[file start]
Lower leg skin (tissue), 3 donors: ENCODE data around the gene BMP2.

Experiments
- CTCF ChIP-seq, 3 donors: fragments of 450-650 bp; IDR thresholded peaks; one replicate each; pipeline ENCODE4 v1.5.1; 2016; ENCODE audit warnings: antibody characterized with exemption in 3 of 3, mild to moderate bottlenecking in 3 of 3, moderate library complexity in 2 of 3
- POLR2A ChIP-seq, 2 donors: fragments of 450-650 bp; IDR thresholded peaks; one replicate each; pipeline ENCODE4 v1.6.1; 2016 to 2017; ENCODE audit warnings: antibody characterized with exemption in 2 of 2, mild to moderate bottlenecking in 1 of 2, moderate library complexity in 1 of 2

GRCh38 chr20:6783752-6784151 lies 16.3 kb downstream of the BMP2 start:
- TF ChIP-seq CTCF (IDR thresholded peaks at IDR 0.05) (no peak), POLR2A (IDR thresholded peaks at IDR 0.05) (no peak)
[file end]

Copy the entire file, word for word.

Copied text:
Lower leg skin (tissue), 3 donors: ENCODE data around the gene BMP2.

Experiments
- CTCF ChIP-seq, 3 donors: fragments of 450-650 bp; IDR thresholded peaks; one replicate each; pipeline ENCODE4 v1.5.1; 2016; ENCODE audit warnings: antibody characterized with exemption in 3 of 3, mild to moderate bottlenecking in 3 of 3, moderate library complexity in 2 of 3
- POLR2A ChIP-seq, 2 donors: fragments of 450-650 bp; IDR thresholded peaks; one replicate each; pipeline ENCODE4 v1.6.1; 2016 to 2017; ENCODE audit warnings: antibody characterized with exemption in 2 of 2, mild to moderate bottlenecking in 1 of 2, moderate library complexity in 1 of 2

GRCh38 chr20:6783752-6784151 lies 16.3 kb downstream of the BMP2 start:
- TF ChIP-seq CTCF (IDR thresholded peaks at IDR 0.05) (no peak), POLR2A (IDR thresholded peaks at IDR 0.05) (no peak)